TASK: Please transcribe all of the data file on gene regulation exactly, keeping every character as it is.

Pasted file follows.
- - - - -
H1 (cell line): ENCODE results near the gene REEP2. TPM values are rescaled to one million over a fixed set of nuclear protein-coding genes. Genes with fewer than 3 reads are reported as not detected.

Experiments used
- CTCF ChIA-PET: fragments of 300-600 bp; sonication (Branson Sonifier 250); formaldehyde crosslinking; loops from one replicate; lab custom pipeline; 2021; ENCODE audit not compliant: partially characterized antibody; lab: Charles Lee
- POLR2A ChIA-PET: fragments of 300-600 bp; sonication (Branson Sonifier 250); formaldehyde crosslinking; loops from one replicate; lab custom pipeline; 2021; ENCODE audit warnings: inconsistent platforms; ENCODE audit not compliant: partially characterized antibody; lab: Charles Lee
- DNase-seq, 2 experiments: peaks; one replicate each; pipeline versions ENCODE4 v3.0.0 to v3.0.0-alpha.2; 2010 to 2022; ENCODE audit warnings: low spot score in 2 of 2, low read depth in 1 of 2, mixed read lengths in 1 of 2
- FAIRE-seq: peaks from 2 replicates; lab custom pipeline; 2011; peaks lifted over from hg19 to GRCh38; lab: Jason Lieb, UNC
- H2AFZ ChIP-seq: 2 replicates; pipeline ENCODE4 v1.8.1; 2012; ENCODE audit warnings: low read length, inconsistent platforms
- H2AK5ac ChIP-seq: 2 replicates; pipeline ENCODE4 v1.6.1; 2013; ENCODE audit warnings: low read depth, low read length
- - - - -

H1 (cell line): ENCODE results near the gene REEP2. TPM values are rescaled to one million over a fixed set of nuclear protein-coding genes. Genes with fewer than 3 reads are reported as not detected.

Experiments used
- CTCF ChIA-PET: fragments of 300-600 bp; sonication (Branson Sonifier 250); formaldehyde crosslinking; loops from one replicate; lab custom pipeline; 2021; ENCODE audit not compliant: partially characterized antibody; lab: Charles Lee
- POLR2A ChIA-PET: fragments of 300-600 bp; sonication (Branson Sonifier 250); formaldehyde crosslinking; loops from one replicate; lab custom pipeline; 2021; ENCODE audit warnings: inconsistent platforms; ENCODE audit not compliant: partially characterized antibody; lab: Charles Lee
- DNase-seq, 2 experiments: peaks; one replicate each; pipeline versions ENCODE4 v3.0.0 to v3.0.0-alpha.2; 2010 to 2022; ENCODE audit warnings: low spot score in 2 of 2, low read depth in 1 of 2, mixed read lengths in 1 of 2
- FAIRE-seq: peaks from 2 replicates; lab custom pipeline; 2011; peaks lifted over from hg19 to GRCh38; lab: Jason Lieb, UNC
- H2AFZ ChIP-seq: 2 replicates; pipeline ENCODE4 v1.8.1; 2012; ENCODE audit warnings: low read length, inconsistent platforms
- H2AK5ac ChIP-seq: 2 replicates; pipeline ENCODE4 v1.6.1; 2013; ENCODE audit warnings: low read depth, low read length